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Common Chickweed

This annual plant is found in cultivated ground, by roadsides and in waste grounds around Scotland. It is a close cousin of the Stitchworts (Stellaria) and can be easily mistaken for them, until one remembers that the petals of Common Chickweed are much shorter than its sepals; Stitchwort petals are longer than the sepals. It has a tremendously long flowering season, and can flower at pretty much any time of year, weather permitting. 

A favourite food of chickens and other fowl, the stems of this plant are fleshy but weak, and tend to flop over the ground or other plants. Another way of recognising Common Chickweed is by the single line of hairs that run the length of its stems.  Leaves grow in opposite pairs along the stems and are egg-shaped. Lower leaves are long-stalked while upper leaves are sessile.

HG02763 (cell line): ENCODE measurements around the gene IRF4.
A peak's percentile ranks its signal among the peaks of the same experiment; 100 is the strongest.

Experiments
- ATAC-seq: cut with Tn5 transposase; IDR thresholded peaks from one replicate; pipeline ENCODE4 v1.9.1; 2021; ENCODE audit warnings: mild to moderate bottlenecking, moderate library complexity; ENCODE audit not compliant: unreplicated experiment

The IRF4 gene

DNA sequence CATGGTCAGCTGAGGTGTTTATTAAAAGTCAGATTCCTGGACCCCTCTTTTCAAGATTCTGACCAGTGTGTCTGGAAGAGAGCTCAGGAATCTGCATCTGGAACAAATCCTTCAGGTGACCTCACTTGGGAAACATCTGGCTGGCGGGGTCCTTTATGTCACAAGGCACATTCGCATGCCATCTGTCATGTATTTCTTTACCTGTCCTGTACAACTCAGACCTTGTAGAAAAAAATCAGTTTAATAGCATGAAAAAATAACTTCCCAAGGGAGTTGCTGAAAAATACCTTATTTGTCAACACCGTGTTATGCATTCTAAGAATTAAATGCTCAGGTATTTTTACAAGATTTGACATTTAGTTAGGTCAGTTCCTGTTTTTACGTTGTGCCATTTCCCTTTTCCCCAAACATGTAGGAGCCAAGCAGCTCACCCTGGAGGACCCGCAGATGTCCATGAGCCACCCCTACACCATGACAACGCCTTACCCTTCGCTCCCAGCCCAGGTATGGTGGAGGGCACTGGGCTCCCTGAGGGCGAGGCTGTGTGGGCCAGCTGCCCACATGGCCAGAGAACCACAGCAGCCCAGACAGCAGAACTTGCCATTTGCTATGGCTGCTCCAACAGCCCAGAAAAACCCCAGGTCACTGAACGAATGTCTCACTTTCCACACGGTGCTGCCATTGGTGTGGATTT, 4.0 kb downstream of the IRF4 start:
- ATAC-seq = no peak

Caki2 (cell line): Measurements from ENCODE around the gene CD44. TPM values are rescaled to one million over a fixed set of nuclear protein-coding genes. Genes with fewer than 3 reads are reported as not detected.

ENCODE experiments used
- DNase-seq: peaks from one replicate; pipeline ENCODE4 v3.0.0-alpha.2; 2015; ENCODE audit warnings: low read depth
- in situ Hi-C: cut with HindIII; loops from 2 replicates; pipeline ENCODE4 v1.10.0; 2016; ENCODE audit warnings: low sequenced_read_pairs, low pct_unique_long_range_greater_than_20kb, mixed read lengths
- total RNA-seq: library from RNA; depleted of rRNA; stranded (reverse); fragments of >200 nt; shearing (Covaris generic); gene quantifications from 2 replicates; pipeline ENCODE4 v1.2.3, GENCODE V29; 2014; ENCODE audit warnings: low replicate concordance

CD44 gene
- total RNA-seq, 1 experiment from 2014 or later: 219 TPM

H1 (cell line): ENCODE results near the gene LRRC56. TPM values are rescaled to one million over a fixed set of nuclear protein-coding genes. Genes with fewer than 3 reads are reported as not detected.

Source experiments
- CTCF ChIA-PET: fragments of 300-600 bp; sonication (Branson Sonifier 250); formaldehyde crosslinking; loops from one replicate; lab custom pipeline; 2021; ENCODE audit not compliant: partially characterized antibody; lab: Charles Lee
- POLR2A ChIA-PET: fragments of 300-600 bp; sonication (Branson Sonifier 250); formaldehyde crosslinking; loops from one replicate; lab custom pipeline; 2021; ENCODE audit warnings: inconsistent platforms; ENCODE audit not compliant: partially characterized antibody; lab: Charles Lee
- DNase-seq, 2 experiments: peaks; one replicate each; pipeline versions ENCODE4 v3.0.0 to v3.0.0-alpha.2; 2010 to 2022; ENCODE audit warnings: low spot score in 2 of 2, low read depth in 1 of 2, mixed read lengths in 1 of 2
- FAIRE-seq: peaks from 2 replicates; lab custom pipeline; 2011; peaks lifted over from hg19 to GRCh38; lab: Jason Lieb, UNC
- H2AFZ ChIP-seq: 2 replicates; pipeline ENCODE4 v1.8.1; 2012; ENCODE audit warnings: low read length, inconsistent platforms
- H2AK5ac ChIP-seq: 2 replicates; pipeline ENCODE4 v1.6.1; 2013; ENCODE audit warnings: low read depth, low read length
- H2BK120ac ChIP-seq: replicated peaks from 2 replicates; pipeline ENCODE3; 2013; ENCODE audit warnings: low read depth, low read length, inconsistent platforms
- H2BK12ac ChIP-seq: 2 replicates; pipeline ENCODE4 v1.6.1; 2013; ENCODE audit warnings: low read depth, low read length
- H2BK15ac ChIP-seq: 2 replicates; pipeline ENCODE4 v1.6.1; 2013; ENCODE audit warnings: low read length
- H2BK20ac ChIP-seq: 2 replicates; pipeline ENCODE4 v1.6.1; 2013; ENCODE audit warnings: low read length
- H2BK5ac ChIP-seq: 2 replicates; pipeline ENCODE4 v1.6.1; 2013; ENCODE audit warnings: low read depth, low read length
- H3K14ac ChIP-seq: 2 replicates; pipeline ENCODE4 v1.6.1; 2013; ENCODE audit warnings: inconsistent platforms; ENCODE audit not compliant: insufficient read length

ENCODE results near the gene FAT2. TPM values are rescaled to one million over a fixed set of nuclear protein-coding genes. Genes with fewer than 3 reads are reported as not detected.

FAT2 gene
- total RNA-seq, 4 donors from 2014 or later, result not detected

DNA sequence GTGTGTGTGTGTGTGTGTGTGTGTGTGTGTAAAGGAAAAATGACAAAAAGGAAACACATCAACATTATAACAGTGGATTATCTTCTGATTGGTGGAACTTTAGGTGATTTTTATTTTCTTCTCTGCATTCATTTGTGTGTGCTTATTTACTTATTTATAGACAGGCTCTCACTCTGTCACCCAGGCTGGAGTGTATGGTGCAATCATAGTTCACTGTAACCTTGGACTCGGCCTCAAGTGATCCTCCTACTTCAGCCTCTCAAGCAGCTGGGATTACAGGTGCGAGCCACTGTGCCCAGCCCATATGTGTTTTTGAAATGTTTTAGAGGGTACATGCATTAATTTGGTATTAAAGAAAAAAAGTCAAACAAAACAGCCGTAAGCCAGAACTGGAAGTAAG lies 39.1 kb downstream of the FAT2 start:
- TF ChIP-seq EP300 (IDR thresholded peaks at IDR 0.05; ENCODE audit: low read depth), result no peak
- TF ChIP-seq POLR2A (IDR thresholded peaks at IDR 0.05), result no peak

It has tiny flowers, 6-10mm in width, which grow clustered in a loose head at the stem tips. Flowers are always white, with 5 narrow, papery green sepals, and 5 shorter white petals, each of which is deeply cleft in two almost to its length. In this respect it is a true Stellaria. Usually sporting 5 yellow stamens in the centre of the flower (and sometimes up to 8) the flowers have 3 stigmas to feed the ovary. The fruit is a single capsule nestled within the sepals, narrow and egg-shaped, which splits into 6 segments.

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